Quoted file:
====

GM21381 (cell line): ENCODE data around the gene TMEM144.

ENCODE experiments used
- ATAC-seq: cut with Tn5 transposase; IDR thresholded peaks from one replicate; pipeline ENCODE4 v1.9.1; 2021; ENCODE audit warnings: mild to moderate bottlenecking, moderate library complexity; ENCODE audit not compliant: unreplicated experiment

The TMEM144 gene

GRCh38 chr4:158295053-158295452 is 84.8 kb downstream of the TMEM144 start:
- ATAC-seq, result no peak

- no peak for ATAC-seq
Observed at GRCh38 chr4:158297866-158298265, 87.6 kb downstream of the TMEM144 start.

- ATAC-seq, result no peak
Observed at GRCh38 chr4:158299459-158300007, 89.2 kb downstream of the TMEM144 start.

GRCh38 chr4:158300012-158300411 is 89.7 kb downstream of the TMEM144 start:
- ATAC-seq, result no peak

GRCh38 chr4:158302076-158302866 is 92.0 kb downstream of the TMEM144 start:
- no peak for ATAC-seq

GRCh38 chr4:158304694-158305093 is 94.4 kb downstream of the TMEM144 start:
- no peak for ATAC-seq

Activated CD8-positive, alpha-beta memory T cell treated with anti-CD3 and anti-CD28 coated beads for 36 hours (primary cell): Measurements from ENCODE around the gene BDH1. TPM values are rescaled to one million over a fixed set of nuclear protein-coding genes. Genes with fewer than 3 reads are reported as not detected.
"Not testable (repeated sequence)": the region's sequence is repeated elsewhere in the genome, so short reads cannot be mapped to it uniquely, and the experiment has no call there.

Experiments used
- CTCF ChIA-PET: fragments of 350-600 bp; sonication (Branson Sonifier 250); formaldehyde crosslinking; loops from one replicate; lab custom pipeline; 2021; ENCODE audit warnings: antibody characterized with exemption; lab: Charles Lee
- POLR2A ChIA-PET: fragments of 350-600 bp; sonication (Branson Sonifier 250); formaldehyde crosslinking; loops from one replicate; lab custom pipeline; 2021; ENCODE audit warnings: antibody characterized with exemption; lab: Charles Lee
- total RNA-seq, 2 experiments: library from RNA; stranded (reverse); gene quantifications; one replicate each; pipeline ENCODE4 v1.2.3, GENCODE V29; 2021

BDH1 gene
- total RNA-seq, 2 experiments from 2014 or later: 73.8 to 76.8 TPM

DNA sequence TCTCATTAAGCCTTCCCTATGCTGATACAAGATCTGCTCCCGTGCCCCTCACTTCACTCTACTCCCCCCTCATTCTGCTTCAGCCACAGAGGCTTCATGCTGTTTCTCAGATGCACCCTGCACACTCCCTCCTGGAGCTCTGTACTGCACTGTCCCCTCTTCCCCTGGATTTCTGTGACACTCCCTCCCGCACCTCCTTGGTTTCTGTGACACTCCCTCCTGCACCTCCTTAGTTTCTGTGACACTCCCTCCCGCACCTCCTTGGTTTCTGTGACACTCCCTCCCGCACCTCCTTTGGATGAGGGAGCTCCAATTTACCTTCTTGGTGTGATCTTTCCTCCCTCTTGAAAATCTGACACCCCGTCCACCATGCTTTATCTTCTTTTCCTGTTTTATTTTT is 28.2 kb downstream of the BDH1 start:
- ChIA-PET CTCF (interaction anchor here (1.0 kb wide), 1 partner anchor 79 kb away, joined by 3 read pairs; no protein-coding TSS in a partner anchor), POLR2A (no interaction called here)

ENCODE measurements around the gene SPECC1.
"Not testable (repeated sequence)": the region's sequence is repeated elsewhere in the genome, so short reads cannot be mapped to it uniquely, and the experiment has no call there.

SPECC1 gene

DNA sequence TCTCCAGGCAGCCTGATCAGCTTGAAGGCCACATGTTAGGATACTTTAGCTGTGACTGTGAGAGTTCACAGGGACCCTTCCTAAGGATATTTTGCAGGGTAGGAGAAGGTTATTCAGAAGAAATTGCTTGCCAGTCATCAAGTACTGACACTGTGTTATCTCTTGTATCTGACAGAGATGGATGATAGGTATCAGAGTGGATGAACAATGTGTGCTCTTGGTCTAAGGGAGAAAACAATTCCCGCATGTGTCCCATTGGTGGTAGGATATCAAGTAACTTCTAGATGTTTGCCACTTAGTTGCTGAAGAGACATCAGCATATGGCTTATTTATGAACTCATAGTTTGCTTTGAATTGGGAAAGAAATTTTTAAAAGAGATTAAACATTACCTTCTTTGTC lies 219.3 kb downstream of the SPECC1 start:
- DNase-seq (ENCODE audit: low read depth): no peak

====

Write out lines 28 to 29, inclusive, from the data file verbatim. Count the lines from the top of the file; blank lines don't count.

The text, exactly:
"Not testable (repeated sequence)": the region's sequence is repeated elsewhere in the genome, so short reads cannot be mapped to it uniquely, and the experiment has no call there.

SPECC1 gene